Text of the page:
Design Sprint is a process that utilize time-constraints to get from an idea to a fully working prototype in just a few days.
The term was originally coined by Jake Knapp in the sprint book, together with John Zeratsky and Braden Kowitz.
It came to life while working at Google Ventures and borrows key principles from the agile process used in software development.
The main function of a design sprint is to skip the most time consuming steps (building and launching) in the product design process, to validate your idea. It's being used in many different design disciplines from UX sprints to brand sprints.
Jonathan Courtney from AJ & Smart shares his story as a design sprint facilitator at LEGO. Why they needed a change and how they incorporated the design sprint process into their culture.
Jake Knapp, the author of the sprint book, shares his experience of running a design sprint on a large scale. 13 at once to be exact.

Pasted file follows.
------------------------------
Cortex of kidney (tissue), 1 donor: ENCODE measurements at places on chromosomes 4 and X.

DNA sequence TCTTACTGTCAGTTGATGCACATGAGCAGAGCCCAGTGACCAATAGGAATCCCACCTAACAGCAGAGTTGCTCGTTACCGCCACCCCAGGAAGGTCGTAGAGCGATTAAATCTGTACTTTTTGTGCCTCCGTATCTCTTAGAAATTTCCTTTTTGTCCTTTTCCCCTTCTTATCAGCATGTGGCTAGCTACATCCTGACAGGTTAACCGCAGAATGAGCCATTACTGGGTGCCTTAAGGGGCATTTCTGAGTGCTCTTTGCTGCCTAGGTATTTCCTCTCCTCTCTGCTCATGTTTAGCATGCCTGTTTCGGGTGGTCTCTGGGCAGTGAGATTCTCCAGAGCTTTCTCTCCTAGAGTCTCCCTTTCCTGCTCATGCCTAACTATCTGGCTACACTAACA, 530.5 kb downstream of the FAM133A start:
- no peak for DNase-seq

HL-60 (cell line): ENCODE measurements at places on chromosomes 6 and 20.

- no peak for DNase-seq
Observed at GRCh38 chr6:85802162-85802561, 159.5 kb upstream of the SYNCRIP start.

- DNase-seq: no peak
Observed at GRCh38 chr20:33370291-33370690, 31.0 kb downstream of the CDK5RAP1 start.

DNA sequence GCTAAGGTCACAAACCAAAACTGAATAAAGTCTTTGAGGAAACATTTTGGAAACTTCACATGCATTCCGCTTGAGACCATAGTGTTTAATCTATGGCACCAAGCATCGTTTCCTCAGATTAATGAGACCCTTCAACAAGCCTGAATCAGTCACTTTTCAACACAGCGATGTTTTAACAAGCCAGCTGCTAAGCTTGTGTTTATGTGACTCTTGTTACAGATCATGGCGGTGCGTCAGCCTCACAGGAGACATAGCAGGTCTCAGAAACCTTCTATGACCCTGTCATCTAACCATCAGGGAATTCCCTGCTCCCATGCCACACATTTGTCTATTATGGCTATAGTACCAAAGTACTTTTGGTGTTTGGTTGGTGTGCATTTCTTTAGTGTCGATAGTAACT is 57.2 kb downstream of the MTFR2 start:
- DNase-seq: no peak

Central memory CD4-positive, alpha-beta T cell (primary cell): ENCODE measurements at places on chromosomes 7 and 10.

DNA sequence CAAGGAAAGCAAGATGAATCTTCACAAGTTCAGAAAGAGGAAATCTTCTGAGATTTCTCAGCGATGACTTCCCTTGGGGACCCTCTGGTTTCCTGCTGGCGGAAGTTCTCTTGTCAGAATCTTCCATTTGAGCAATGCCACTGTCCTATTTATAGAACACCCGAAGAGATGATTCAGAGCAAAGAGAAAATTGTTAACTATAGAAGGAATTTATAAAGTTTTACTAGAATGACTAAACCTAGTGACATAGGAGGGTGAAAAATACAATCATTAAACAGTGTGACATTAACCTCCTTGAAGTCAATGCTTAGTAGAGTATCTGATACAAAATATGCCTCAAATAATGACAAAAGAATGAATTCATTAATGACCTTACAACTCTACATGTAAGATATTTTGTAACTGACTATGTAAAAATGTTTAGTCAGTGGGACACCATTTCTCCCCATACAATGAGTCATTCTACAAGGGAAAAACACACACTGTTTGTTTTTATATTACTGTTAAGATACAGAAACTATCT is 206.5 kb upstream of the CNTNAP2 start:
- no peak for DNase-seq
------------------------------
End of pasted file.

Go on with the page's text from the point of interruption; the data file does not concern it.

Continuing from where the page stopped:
Jonathan Courtney explains the difference between design thinking and design sprints using explicit, yet entertaining metaphors.
Google Design have collected a set of case studies showcasing the different use of the process. From internal teams at Google to non-profit organizations.
Vasil Nedelchev shares his story of how he got from pixel pushing to design strategic wizardry. The key is to continually adapt to the challenges at hand.
Check out the curated UX case study gallery here.
Whether you're preparing for your first interview, switching jobs, hiring for your company or just want insight into how things are done; this book is a must-read.
It gives you a step-by-step framework to follow and teaches you what to expect. The book even goes into the business side of design (a huge competitive edge).
Alexander Graham Bell said it well:
"Before anything else, preparation is the key to success".